The Great College Depression Begins: Three Ohio Tales

Jul 21, 2020 by

This image has an empty alt attribute; its file name is HigherEdBubblepp.Shutterstock.jpgRichard Vedder –

Major newspapers like the New York Times and Washington Post are writing stories about how Covid-19 is devastating universities and towns surrounding them, particularly in Flyover Country, that part of America located away from the Atlantic or Pacific Coasts where media, business and political elites too often think most of the great minds and wisdom of our nation are found. The Times, for example, recently focused on the University of Akron, and Ohio University, where I reside. Let me speak briefly about three universities in the Buckeye State, including those two.

These schools are getting clobbered financially. Enrollments have been falling for years, so the schools were already in tenuous financial shape before Covid-19. The University of Akron in 1989 had 28,967 students; 30 years later, in fall 2019, it had 17,743, 38.7% fewer. What this fall: maybe 15,000? Moreover, early in this century, Akron went on a huge building splurge including a large fancy stadium, unsuccessfully hoping to attract students, but instead incurring a huge debt burden. Complicating things, another large state school, Kent State, is but 13 miles (16 minutes) away.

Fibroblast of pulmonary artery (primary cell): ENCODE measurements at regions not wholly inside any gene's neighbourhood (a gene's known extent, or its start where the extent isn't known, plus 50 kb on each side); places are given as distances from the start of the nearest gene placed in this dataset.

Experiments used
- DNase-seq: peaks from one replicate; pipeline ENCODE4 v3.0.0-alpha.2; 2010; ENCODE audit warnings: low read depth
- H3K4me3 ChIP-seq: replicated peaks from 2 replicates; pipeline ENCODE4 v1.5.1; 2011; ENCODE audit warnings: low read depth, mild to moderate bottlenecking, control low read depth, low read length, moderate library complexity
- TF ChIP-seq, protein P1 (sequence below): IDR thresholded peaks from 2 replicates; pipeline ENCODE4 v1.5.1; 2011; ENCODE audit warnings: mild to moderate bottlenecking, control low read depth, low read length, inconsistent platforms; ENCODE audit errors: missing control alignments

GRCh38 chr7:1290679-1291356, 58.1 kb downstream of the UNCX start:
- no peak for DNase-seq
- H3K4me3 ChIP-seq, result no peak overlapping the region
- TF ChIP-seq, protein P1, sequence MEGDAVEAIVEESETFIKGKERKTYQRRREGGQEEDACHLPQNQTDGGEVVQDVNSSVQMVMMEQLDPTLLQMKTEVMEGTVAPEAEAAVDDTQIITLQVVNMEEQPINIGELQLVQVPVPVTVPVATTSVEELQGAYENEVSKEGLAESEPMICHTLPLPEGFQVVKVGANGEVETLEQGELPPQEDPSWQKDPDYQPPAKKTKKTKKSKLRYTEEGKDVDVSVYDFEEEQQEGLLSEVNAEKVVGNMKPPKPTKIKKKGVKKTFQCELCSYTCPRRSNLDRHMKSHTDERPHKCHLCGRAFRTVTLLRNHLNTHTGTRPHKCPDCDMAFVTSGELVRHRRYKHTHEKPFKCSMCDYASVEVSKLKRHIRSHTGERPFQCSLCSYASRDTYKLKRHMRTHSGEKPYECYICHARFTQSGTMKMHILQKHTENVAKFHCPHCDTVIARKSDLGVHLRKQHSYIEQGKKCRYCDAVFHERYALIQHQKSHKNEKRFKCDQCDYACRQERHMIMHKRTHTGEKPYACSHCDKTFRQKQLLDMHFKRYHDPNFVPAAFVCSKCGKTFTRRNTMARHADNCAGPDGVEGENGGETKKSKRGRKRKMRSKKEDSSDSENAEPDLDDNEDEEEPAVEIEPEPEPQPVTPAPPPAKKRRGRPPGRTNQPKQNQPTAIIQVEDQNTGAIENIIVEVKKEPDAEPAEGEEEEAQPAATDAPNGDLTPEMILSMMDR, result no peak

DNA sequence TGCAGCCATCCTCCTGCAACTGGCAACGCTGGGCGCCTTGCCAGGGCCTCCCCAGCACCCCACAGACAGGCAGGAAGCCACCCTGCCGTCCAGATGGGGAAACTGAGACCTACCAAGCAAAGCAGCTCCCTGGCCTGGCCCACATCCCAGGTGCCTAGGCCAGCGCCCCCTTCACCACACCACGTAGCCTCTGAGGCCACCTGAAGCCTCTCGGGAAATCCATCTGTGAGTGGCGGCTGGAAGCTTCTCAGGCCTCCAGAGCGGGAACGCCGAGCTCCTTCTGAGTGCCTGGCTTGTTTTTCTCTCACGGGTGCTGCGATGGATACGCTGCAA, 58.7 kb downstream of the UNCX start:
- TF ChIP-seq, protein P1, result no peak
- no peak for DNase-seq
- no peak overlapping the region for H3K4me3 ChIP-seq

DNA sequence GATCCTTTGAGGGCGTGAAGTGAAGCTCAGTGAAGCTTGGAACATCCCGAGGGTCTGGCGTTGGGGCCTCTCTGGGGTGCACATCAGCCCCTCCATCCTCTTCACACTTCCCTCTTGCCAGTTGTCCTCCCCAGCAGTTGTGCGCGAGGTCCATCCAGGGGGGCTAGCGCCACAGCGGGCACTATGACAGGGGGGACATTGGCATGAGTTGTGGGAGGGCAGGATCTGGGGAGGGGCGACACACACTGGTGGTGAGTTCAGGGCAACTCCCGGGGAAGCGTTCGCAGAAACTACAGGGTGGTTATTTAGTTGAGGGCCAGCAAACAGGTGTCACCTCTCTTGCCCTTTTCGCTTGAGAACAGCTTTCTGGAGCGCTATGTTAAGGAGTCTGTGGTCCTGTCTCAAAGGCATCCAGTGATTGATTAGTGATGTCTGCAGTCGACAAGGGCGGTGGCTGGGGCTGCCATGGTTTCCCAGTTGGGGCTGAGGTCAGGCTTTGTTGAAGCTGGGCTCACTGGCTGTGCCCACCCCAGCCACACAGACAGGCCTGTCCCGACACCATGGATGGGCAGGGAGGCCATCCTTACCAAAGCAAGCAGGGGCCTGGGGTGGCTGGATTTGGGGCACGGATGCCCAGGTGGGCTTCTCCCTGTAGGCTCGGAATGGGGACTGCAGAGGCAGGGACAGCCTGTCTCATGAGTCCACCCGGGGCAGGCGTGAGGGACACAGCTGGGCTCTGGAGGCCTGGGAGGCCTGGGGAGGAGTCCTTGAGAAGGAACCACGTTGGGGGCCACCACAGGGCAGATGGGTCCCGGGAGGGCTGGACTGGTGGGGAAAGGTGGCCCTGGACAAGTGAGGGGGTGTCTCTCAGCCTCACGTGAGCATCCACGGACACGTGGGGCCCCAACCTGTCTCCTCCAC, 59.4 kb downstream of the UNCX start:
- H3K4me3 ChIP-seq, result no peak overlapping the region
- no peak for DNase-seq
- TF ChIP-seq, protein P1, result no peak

As Inside Higher Ed put it, Akron recently had a “bloodbath.” It fired 97 full-time professors, some tenured, after another 21 had already resigned or retired. This continued a major program retrenchment begun in 2018. Whole disciplines are being decimated, no doubt ending several majors. Meanwhile, of course, the school still subsidizes intercollegiate sports with more than $20 million annually, justly infuriating the faculty.

Source: The Great College Depression Begins: Three Ohio Tales

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